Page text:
Photo Friday: Spring Arrives at the Glaciers!

Posted by on Apr 7, 2017

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The delicate Glacier Lily (Erythronium grandiflorum), which blooms just after the snow melts, is our indication that spring is here! The species is now blooming in mountainous areas like the Rocky Mountains and will continue to bloom until mid-August. The flower grows best in rich, moist soil along stream banks and in meadows. Bears, deer, elk, and ground squirrels all eat different parts of the droopy flower, also known as the Avalanche Lily. Meriwether Lewis, famous for the early 19th century Lewis and Clark expedition, mentioned the species numerous times in his 1806 journal. Historians speculate that Lewis’ interest stemmed from the flower’s status as a harbinger of spring.

See images of the Glacier Lily below.

Glacier Lilies (Source: GlacierNPS/Creative Commons)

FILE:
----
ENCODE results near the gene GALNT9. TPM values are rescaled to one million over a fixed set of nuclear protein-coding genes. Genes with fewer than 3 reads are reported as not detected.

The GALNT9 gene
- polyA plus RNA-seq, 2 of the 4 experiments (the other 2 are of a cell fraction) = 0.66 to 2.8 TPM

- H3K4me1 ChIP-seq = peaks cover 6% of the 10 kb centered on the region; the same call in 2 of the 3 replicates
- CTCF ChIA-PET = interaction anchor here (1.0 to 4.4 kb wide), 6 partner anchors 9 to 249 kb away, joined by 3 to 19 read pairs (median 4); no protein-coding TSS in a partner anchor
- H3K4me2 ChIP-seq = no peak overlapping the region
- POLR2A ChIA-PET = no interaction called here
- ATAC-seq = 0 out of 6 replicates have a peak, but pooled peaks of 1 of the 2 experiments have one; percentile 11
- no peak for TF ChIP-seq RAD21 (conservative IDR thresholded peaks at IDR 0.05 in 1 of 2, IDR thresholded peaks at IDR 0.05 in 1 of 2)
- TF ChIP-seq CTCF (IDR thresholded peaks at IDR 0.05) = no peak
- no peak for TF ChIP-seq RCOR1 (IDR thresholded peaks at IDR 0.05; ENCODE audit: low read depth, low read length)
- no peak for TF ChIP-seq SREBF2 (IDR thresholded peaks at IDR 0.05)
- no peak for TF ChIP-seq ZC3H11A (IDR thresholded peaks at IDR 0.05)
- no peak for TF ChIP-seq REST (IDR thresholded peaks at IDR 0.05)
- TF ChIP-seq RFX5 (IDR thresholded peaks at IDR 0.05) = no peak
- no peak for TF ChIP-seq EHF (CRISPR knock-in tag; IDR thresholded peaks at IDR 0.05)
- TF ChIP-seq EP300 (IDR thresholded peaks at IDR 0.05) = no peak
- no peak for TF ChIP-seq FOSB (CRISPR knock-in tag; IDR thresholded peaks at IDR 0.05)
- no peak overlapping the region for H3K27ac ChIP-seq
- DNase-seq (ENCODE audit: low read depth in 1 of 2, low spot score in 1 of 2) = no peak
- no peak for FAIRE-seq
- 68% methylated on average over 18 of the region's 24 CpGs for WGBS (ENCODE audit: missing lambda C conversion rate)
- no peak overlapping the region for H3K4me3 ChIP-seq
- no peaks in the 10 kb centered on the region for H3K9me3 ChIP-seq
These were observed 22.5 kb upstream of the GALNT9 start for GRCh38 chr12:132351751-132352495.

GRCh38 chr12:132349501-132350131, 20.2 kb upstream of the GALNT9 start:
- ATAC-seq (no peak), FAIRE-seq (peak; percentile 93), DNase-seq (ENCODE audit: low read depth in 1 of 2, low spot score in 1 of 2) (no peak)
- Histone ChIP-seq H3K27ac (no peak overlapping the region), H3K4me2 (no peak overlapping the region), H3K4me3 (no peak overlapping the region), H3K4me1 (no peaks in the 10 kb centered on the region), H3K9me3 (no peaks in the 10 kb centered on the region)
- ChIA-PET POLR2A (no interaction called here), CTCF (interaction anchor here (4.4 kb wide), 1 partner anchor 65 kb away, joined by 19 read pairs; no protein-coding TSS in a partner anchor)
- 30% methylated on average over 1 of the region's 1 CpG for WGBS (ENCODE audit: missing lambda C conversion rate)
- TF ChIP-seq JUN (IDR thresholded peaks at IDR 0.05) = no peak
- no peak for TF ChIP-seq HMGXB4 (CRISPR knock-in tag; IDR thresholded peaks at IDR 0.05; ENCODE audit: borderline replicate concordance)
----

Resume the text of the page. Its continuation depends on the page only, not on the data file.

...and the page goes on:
Glacier Lilies (Source: Glacier NPS/Creative Commons).

 

Marmots playing in a Glacier Lily meadow in Montana (Source: Glacier National Park/Creative Commons).

Marmots playing in a Glacier Lily meadow in Montana (Source: Glacier National Park/Creative Commons).

 

Close up of a Glacier Lily (Source: YellowstoneNPS).

Close-up of a Glacier Lily (Source: Yellowstone NPS/Creative Commons).

 

Nature at work (Source: United States Department of Agriculture)

Nature at work (Source: United States Department of Agriculture).

 

 Glacier Lily specimen that Meriwether Lewis collected on May 8, 1806, along Idaho’s Clearwater River (Source: Academy of Natural Sciences, Philadelphia).


Glacier Lily specimen that Meriwether Lewis collected on May 8, 1806, along Idaho’s Clearwater River (Source: Academy of Natural Sciences, Philadelphia).

 

 

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